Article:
What Can You Not Do With Elbow Tendonitis?

Elbow tendonitis, clinically known as Lateral epicondylitis, is a painful condition caused by the irritation of the tendons (bands of tough tissues that connect the muscles of the lower arm to the bone) in the elbow due to overload. It is usually experienced after repeated action or overuse of the muscle around the elbow. Elbow tendonitis is common among athletes and people whose job requires repetitive forearm motion, such as plumbers, carpenters, and painters.

There are two forms of elbow tendonitis, distinguished by the tendon and the part of the elbow affected. The tennis elbow affects the tendon that attaches to the outer part of the elbow and is mostly experienced by tennis players. The golfer’s elbow involves the tendon in the inner side of the elbow.

Causes Of Elbow Tendonitis

Elbow tendonitis is caused by the repetitive contractions of the forearm muscles used to straighten and raise the hand and wrist. Tear on the tendons is caused by the repetitive stress and motion of the muscles.

There are certain factors that increase the risk of experiencing elbow tendonitis

  • Age: elbow tendonitis can be experienced by anyone if exposed to stress but it is mainly common among adults between the ages of 30 and 50.
  • Occupation: having a job that requires repetitive motion of the wrist and arm increases the chances of experiencing elbow tendonitis. Examples are painters, carpenters, butchers, plumbers, and cooks.
  • Sports: certain sporting or recreational activities require the repetitive and vigorous use of the forearm muscles. This causes overuse of the tendons, leading to elbow tendonitis. Examples of these activities are weight lifting, tennis, golf, racquetball, squash, and fencing.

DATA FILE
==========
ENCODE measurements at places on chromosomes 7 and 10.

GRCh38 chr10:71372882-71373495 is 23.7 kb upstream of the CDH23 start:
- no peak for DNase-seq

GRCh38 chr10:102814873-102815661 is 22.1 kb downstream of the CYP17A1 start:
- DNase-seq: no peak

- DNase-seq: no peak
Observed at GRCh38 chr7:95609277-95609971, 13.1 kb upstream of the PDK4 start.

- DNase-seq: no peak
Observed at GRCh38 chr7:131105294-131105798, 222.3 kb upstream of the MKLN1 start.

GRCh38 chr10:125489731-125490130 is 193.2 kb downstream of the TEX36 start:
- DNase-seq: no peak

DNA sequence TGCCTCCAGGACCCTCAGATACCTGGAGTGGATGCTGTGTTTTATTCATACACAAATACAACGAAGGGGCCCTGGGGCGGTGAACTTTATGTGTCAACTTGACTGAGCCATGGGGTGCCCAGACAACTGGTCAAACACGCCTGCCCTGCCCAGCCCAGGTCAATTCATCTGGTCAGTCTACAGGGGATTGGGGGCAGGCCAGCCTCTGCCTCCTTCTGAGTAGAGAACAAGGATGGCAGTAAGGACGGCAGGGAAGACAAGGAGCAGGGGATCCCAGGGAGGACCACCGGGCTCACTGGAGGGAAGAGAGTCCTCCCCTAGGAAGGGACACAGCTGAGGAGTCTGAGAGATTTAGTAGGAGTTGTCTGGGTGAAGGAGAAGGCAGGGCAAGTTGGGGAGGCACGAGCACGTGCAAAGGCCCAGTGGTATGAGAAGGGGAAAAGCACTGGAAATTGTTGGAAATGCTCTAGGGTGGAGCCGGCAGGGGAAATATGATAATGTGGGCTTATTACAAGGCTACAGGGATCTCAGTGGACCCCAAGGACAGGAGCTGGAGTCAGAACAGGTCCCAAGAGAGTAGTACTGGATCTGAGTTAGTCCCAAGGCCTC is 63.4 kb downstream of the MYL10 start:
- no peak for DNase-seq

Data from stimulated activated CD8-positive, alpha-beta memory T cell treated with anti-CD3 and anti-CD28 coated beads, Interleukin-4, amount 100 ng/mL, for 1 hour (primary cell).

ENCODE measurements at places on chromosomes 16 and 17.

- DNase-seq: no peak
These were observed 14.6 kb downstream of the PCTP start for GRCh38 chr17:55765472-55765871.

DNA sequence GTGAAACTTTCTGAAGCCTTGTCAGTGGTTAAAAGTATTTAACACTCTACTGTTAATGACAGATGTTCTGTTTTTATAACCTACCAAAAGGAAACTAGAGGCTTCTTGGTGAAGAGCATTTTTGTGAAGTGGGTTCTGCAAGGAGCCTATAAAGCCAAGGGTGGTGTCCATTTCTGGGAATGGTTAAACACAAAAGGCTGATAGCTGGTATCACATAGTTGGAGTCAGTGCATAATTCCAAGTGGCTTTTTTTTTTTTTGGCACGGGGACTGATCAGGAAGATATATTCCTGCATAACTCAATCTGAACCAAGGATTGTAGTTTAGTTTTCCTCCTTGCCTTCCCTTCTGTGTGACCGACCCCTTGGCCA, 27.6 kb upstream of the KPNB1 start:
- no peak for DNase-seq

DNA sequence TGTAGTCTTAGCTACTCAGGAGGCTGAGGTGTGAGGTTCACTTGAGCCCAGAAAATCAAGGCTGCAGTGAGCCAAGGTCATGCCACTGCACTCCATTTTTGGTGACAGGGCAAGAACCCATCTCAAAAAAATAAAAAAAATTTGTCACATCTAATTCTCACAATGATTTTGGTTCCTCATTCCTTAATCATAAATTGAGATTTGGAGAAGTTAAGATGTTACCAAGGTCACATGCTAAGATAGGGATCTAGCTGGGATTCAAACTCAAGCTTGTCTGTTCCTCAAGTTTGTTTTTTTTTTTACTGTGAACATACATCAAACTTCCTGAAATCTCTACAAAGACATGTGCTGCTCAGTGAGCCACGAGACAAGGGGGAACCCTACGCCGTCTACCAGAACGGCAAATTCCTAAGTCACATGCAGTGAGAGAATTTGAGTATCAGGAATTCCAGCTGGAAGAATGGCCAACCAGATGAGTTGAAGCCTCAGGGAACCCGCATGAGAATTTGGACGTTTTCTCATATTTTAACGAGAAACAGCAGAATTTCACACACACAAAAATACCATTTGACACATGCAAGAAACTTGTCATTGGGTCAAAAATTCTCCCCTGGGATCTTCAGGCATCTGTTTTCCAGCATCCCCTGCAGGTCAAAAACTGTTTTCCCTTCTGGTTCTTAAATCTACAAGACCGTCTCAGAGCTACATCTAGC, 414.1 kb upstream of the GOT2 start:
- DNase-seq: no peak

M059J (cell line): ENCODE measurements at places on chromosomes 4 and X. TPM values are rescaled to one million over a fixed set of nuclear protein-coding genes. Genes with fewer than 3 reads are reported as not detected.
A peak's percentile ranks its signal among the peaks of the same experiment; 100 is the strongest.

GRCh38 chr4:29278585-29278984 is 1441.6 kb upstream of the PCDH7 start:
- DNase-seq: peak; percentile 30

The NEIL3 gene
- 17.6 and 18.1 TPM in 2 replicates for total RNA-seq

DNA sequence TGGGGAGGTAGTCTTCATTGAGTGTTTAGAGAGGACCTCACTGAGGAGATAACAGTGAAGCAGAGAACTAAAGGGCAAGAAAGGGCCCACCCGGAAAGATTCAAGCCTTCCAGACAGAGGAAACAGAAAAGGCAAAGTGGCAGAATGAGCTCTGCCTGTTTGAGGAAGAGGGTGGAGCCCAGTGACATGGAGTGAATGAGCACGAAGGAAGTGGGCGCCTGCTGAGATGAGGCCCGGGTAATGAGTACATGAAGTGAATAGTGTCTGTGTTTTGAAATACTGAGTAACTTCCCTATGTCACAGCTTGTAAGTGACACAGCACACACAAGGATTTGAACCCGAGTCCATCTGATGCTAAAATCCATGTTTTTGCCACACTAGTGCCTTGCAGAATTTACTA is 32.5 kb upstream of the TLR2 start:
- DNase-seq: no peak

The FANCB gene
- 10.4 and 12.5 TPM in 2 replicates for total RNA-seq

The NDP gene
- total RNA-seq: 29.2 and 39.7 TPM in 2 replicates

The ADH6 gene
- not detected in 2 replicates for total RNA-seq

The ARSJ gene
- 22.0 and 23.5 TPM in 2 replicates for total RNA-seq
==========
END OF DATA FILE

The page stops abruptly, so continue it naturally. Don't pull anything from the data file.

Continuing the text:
Elbow tendonitis can occur with any repetitive injury. This occurrence is known as Idiopathic.

Symptoms Of Elbow Tendonitis

Elbow tendonitis symptoms develop gradually, the pain begins mildly at the outer or inner side of the elbow and slowly worsens radiating into the upper or lower arm. Similar symptoms are experienced in both the tennis elbow and the golfer’s elbow.

  • Pain (sometimes burning) and tenderness on the outer (tennis elbow) or inner (golfer’s elbow) part of the elbow.
  • Reduced motion range and stiffness of the elbow.
  • Difficulty in gripping or lifting an object.
  • Weakness in the arm or hand.
  • Pain when rotating the wrist.
  • Pain or dull arching travels to the forearm.

Treatment For Elbow Tendonitis

Elbow tendonitis usually heal on its own with time. However, there are treatments that help speed up recovery and improve symptoms.

  • Rest: Take a break from any activity causing stress on your forearm. This is the first step towards recovery.
  • Ice: Holding a cold compress to the elbow helps decrease pain and limit damage to surrounding tissues.
  • Medication: Pain killers, such as paracetamol, and non-steroidal anti-inflammatory drugs (such as ibuprofen) can help reduce the pain and inflammation.
  • Physiotherapy: Massaging, stretching, and bracing the affected area helps reduce pain and stiffness.


Elbow tendonitis restricts one’s work and daily activities. If diagnosed, it should be taken care of as soon as possible. If you need more insights or medical aid you can contact us. We have a number of qualified and experienced orthopedic surgeon ready to be of help.

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